Dr. Peter Kvam (CV)
Peter is a faculty member in the Department of Psychology at the University of Florida. His research interests include judgment and decision-making, cognitive modeling, and new methods for studying psychology and cognitive processes including approaches like hierarchical Bayesian modeling and artificial intelligence. Current projects include disordered decision making in substance dependent individuals, differences between binary and multi-alternative decisions or continuous ratings, pricing, and computational methods for studying neural and evolutionary processes.
Konstantina Sokratous is a third-year graduate student in the Behavioral and Cognitive Neuroscience area, working with Dr. Peter Kvam. She received a UF Informatics Institute Graduate Fellowship to develop machine learning approaches to model fitting, and has been working on projects related to modeling anticipatory decision-making and timing, pricing of delayed prospects, and decisions among alternatives that change over time.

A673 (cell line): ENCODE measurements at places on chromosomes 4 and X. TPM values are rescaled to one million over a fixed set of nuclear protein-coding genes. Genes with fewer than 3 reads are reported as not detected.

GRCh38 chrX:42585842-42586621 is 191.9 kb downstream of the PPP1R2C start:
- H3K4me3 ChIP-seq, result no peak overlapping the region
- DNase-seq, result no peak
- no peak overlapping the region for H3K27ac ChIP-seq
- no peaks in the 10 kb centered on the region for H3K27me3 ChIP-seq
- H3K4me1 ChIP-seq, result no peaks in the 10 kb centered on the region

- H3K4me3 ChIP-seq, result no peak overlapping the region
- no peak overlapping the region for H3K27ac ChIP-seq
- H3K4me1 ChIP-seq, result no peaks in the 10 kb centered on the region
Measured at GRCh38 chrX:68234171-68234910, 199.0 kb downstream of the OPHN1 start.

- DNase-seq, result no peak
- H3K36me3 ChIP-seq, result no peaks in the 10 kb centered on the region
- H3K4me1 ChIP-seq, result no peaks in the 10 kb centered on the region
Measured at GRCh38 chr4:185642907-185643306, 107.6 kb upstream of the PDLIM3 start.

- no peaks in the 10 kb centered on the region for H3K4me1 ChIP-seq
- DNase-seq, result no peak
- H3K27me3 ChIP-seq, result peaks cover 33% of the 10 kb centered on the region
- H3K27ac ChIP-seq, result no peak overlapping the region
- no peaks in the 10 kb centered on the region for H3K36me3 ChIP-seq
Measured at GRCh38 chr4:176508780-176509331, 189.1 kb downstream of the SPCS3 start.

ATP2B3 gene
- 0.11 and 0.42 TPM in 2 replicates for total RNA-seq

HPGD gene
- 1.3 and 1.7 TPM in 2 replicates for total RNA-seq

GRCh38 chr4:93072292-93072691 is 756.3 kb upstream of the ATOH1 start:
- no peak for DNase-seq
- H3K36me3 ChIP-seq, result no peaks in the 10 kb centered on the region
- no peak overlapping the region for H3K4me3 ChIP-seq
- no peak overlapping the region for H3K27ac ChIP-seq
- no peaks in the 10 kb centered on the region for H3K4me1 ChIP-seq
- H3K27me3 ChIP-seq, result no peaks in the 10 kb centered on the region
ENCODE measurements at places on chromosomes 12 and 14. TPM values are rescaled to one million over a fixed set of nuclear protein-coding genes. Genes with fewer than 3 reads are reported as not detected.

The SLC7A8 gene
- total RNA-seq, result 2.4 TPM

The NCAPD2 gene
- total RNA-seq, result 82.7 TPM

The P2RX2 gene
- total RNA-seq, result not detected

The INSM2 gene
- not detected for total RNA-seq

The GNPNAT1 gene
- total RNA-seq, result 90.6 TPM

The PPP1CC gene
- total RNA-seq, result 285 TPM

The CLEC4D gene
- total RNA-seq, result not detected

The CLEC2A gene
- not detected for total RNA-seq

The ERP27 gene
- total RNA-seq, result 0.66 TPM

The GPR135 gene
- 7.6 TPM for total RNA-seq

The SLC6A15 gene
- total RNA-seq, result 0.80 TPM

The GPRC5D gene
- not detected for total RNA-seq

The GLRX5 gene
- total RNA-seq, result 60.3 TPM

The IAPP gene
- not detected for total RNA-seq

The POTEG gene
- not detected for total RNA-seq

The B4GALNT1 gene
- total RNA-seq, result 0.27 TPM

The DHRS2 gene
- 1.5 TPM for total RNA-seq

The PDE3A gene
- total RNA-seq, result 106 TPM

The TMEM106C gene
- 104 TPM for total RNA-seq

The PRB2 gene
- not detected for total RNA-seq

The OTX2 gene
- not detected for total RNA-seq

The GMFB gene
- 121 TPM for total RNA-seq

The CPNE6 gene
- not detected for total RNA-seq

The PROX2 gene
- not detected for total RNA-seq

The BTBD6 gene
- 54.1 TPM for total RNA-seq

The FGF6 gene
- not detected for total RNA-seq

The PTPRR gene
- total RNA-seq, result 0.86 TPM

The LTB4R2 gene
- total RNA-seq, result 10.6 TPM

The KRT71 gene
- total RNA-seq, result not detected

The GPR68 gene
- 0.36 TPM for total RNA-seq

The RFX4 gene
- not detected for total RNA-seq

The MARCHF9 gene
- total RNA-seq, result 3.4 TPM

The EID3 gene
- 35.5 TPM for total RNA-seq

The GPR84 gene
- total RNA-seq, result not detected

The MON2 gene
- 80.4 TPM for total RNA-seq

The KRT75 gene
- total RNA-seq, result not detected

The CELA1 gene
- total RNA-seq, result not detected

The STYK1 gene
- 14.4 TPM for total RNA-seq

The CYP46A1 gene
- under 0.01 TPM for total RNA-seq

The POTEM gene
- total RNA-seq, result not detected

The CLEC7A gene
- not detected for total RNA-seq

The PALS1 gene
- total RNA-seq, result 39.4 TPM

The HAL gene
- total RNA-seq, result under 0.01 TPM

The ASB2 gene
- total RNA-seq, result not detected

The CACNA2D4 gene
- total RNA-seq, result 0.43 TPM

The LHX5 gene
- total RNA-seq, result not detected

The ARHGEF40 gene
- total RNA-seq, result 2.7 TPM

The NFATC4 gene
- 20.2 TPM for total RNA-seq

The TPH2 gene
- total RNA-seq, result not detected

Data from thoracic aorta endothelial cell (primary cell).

Abhay Alaukik (CV)
Abhay is a third-year doctoral student in the Social Psychology area being co-mentored by Dr. Colin Smith and Dr. Peter Kvam. He received a B.A. in Psychology from the University of Kansas before starting his PhD journey in the Cognition and Decision Modeling Lab. He is broadly interested in political/moral psychology, statistical modeling, and quantitative methods. In his current project in the lab, he is exploring how information gets polarized as a function of the kind of task people are assigned (for example, choice vs. estimation tasks) using simulations, agent-based modeling and empirical studies.
Anderson Fitch is a second-year doctoral student in the Behavioral and Cognitive Neuroscience area, working with Dr. Peter Kvam. He received his B.S. in Psychology from Kansas State University. He is interested in modeling risky and impulsive choices and their connection to large-scale issues such as climate change. His other interests include timing, cooperation, virtual reality in research, and technologically assisted interventions.
Undergraduate Research Assistants
Ziqian (Edith) Wang